You do have the right. And the maintainer has the right to say "No" to you. The GPL succeeds in that it sets up an environment where the properly protected rights of different parties can reinforce each other and work together and bump into each other, and yet not do damage to the broader system. That's the very central attribute by which the success of large scale legislative systems is judged in modern political science.

    What you don't have is the entitlement to have your code accepted into the mainline code flow of a project. But the freedom to share code and fork if needed alleviates that apparent imbalance (and it's only an imbalance from a purely egalitarian standpoint): you can publish the source with your own modifications that may not have been accepted into mainline, so if you're doing good work that has some reason to exist and fulfills the real, existing needs of a group of people, in a manner of speaking, who cares if it went into mainline?

    Quote Originally Posted by madjr
    the GPL should be renamed to FPL (fork public license)
    No, you should do some reading.

    Quote Originally Posted by madjr
    but i guess that's the nature of the gnu, to fork and reinvent the wheel.
    No, the nature of it is to reuse and build upon others' work. That doesn't necessarily mean having to comply with others' decisions or having to inherit the results of their design, ideology or set of skills at major cost to your productivity.
    Last edited by 23meg; June 30th, 2008 at 12:50 AM.

  6. #26
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    Re: Combine projects to make one even better project

    Quote Originally Posted by madjr View Post
    and another good example of wasted resources and fragmentation is the dumb rpm vs deb war.

    cool, adobe got packages of flash in .rpm , but not in .deb.... or x package is available in .deb but not .rpm or ....
    This is what I was getting at. I don't want to use either rpm or deb package management, and I don't see how unifying on either is a good idea.

  7. #27
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    Re: Combine projects to make one even better project

    Quote Originally Posted by aysiu View Post
    Projects would be disasters if they were forced to accept all contributed code. I don't see what the point of that would be.
    Of course it would be a disaster! It would be ridiculous, nobody would want to use that kind of license, and that's why I didn't propose any change to the GPL. Maybe I should have been clearer on that point.

    What I'm saying is that the inherent nature of free software makes it easier to fork projects or start new ones rather than joining existing projects. This doesn't mean there's anything wrong with the model or the license. It is, however, something to have in mind when you manage a project or think about starting a new one.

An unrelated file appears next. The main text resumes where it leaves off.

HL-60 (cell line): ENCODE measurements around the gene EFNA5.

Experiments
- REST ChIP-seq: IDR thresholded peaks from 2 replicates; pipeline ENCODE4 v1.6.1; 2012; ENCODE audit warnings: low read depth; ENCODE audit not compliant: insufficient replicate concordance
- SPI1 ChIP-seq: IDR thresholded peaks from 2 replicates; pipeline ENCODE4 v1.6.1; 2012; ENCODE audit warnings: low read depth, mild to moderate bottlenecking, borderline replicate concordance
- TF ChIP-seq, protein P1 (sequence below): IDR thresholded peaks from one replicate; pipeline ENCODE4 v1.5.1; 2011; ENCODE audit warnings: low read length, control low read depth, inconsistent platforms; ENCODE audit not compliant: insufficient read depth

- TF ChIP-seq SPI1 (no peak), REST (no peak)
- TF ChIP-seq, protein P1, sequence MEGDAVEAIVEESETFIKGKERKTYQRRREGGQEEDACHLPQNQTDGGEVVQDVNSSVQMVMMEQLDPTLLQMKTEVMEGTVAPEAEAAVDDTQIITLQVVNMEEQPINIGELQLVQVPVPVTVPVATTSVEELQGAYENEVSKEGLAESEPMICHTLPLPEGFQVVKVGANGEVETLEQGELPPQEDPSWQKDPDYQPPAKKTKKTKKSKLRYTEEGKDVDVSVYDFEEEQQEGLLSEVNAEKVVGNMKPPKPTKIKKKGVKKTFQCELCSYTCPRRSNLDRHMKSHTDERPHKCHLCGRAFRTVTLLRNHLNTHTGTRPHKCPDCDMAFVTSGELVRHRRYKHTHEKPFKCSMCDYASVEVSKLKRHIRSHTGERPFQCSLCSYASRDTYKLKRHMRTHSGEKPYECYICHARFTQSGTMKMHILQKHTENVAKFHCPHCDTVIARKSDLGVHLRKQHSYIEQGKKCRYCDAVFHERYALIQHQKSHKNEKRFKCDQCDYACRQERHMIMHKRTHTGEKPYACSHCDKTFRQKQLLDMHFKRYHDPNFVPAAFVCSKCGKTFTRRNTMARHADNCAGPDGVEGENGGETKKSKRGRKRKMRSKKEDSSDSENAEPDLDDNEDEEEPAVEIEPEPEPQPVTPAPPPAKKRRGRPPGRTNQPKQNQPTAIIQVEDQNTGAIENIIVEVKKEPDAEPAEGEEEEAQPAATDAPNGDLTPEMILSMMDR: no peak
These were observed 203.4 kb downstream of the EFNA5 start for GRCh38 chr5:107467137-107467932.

I believe that in many cases, new projects are started whose purpose could have been achieved easier by contributing code to an already existing project. That's a problem I want to solve with the proposals in my former post. The easier it is to become involved, the more participants you get. Ubuntu is one great example; Wikipedia is an even better one. The only thing you need to contribute to Wikipedia is a web browser and some knowledge, and as a result they sport 2.4 million articles in English alone.

  8. #28
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    Re: Combine projects to make one even better project

    The reason why projects don't 'just merge into one' is because they tend to use very different languages and architectures. Rhythmbox and Banshee, for example, may look similar from the front but are absolutely not similar under the hood.
    It would be nice, but it doesn't happen that way. However, with universal libraries like GStreamer for video playback, they are still sharing quite a bit between each other.

  9. #29
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    Re: Combine projects to make one even better project

    Quote Originally Posted by madjr View Post
    OP

    you forgot to add option 4

    -Depends on the type and maturity of a project, they could merge.


    projects like movie makers for linux should merge, because none of them works 100% and can't compete with windows movie maker or apple's movie thing.


    in conclusion:

    immature projects should merge, but very mature ones don't need to.
    +1, one of the reasons I have an XP partition is for Windows Movie Maker
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  10. #30
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    Re: Combine projects to make one even better project

    Quote Originally Posted by Erik Trybom View Post
    I believe that in many cases, new projects are started whose purpose could have been achieved easier by contributing code to an already existing project.
    And if the new projects were forked off GPL'ed projects, all the changes they made in the new project would also be GPL'ed, so the people working on the old project would have access to those changes and could incorporate those changes if they so desired. That's the beauty of open source.